Grand Union, Minerva Works, 158 Fazeley St, Birmingham B5 5RS

They Are Here: Precarity Centre

Grand Union

5 February - 26 March 2016

Review by Anneka French

Precarity might be an unfamiliar term but it is not an unfamiliar state. Precarity is characterised economically as relating to working conditions that are temporary, casual and intermittent – a state that is recognisable to many artists and other creative industry workers. Precarity, from the Latin ‘to pray’ and ‘to plead’, also parallels the status of many migrants and other low income social groups around the world.

The project, ‘Precarity Centre’, at Grand Union, is organised by collective practice They Are Here (Harun Morrison & Helen Walker). Described as an interdisciplinary framework and an experiment in social space rather than an exhibition, it sets out to be a much more fluid entity – one that is unfolding over time, has multiple points of access and a sense of precariousness to its content and form. ‘Precarity Centre’ features the international contributions of multiple artists, writers, academics, and even a psychiatrist and astrologer. It also seeks to connect with the wider public and local residents surrounding the gallery.

Helene Kazan’s video work ‘Masking Tape Intervention: Lebanon 1989’ (2013), for example, is presented on a small, wall-mounted tablet. The video includes interviews with Kazan’s parents, archival news footage, newspaper articles and photographs from her family history, specifically that of their escape to the UK from Lebanon’s civil war. In her photographic animation, a large kitchen window is layered with masking tape to prevent shattered glass piercing her home. The play of light within this at risk domestic space is effective, not least because the shadows appear like prison bars. To trust one’s safety to masking tape seems like an incredible risk, something the artist described in a performative lecture at ‘Precarity Centre’ as “small-scale actions [that] are precarious attempts to fortify the home.” The video’s scale and relative isolation within the gallery emphasise its vulnerability – an effect that is especially apt given the political complexities and sensitivities of its subject. Quietness and breathing space are required for the best viewing of Kazan’s work. Another work will be shown in this space soon, as part of a changing programme of film and video.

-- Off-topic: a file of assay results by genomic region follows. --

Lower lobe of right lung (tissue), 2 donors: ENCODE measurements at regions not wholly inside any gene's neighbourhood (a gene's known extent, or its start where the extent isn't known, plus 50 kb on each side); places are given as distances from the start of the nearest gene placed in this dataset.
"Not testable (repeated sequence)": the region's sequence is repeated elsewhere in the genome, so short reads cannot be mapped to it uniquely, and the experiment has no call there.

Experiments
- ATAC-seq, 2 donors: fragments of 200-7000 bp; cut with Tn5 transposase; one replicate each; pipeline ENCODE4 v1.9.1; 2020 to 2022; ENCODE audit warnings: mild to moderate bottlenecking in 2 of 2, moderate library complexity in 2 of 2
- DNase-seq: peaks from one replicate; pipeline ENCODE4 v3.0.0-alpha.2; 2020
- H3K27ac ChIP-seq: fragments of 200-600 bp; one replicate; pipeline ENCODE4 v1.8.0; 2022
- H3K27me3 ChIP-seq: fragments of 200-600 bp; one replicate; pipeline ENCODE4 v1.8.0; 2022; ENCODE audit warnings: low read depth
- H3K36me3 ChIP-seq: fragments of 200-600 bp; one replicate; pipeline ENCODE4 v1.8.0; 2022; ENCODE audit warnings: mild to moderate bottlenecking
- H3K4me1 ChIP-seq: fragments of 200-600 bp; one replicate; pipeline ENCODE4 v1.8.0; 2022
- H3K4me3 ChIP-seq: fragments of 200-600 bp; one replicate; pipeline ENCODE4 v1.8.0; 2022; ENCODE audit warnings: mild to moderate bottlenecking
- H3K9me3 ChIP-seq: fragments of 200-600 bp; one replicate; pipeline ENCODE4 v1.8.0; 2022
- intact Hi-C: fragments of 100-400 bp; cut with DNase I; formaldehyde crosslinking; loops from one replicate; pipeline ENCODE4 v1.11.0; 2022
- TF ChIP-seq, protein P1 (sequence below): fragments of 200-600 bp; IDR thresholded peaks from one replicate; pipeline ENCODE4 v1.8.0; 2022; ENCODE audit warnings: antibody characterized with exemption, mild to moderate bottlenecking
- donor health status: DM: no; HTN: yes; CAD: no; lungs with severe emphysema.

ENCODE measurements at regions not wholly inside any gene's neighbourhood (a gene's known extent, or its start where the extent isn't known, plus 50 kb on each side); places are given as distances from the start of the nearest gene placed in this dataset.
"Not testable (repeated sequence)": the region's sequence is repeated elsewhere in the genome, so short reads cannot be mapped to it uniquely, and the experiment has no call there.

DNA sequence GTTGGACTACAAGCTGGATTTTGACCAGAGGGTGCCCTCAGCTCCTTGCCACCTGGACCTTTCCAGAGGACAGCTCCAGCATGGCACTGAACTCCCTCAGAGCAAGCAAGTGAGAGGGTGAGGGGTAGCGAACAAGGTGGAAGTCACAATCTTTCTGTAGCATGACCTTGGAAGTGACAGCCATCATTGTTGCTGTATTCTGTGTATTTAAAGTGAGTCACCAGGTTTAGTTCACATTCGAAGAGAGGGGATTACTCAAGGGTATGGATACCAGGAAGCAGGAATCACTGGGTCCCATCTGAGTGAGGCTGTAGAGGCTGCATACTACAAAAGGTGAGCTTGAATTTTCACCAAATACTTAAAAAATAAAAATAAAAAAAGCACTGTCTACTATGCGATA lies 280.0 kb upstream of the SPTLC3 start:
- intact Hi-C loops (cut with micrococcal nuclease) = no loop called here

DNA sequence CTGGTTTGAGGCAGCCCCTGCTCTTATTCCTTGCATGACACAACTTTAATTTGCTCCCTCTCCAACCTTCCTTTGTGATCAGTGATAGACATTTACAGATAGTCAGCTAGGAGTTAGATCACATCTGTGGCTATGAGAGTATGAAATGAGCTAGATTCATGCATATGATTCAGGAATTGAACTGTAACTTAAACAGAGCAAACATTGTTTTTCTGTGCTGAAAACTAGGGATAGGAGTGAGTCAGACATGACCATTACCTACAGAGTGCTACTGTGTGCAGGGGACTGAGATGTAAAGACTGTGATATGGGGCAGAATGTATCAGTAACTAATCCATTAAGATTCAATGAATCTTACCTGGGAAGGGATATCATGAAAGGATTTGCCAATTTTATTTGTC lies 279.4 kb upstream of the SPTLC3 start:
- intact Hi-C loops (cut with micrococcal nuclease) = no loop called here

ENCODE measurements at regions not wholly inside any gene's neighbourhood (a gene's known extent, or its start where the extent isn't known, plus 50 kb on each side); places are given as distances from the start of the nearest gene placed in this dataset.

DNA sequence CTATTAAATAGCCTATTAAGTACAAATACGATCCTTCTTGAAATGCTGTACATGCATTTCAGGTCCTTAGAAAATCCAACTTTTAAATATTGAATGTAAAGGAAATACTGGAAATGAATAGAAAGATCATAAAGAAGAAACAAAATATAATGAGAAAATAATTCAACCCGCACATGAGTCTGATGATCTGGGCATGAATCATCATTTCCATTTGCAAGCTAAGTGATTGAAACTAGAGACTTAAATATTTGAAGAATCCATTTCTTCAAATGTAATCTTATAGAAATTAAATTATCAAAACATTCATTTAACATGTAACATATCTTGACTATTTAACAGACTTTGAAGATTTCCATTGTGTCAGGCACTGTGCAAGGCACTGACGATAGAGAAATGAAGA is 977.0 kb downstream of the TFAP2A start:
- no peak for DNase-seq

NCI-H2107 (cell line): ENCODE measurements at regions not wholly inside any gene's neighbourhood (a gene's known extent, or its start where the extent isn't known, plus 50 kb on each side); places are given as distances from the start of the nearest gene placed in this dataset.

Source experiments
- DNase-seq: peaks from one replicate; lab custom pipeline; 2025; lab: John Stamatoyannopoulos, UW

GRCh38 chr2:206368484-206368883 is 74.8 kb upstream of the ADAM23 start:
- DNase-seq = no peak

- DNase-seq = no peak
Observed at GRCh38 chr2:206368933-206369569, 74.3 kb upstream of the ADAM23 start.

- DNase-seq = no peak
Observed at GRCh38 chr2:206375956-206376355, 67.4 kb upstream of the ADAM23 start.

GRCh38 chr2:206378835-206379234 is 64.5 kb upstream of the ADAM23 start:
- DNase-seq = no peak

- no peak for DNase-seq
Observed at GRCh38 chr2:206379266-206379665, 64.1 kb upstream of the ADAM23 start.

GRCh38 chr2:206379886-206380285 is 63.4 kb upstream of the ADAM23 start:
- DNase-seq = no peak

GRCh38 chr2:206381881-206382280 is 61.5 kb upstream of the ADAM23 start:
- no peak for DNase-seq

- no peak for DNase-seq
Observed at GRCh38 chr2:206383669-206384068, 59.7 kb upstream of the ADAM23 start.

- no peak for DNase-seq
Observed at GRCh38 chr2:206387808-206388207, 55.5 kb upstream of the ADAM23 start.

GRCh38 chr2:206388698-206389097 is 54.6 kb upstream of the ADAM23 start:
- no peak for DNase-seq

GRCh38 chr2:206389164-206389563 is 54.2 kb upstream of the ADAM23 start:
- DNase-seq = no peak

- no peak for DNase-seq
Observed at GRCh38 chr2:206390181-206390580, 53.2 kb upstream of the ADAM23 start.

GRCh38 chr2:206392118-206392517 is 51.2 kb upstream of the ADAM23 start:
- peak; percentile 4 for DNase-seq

A newly commissioned sculptural installation by Greek-born, New York-based Ioanna Pantazopoulou dominates the gallery’s physical space. Composed of 600kg of foam scraps sourced locally and stacked up to the ceiling, the sculpture, titled ‘M.A.S.S.’ (2016), is a kind of anti-monument. The size of the form and weight of the material suggest a sense of permanence, while the soft, malleable and fading foam scraps point toward something altogether more fragile. The latter is emphasised by the confectionary-like appearance of the foam, dyed with pastel shades to denote individual densities and the fact that such material is more commonly covered by outer layers of protective fabric. This time, however, the interior is revealed. Following de-installation of the work, the scraps will likely be sold back to their factory source for a lower value, a process which draws out further, unresolvable questions of economic exchange and material value.

On the opening night of ‘Precarity Centre’, two live performances took place. As well as an improvised audio-visual performance by Iranian artist Pouya Ehsaei that included the distortion of recordings of dissident speech, Rosalie Schweiker gave private tarot readings in the gallery’s AV store room, embracing unorthodox knowledge for speculating on the future. Schweiker’s work is marked by a playful probing of social regulations, of personal encounters and frequently, a sense of confusion. Her custom-made tarot deck is no exception. Cards include a mermaid, odd socks, a lightning bolt, feminist heroine Mary Beard, and Fischli and Weiss’ daydreaming Rat and Bear characters. The intimate performance itself is disconcerting. The viewer always reveals too much. The cards, not to be taken too seriously, are props to begin conversations, says Schweiker.

Dialogue is critical to ‘Precarity Centre’. ‘21 Variably Sized Blocks of Foam’ (2016) by They Are Here, for instance, doubles as a modular furniture system within the gallery – objects that can be adapted and activated in various ways. The project is as much about conversations and discussions, about questioning, analysing and pushing against something, as it is about presenting artworks within the artwork that is ‘Precarity Centre’ itself. ‘M.A.S.S.’ becomes a touchstone for conversations. A weekly stew club invites members of the public to use the space of the gallery and the project to speak openly about the city, economics, class, mental health and all manner of other issues. At the time of writing, there are fifteen discussions, workshops, screenings and performances events taking place during ‘Precarity Centre’. More events are being added all the time.

It is hard to predict the future, just ask Schweiker. One thing that is certain, however, is that it’s likely to be precarious.

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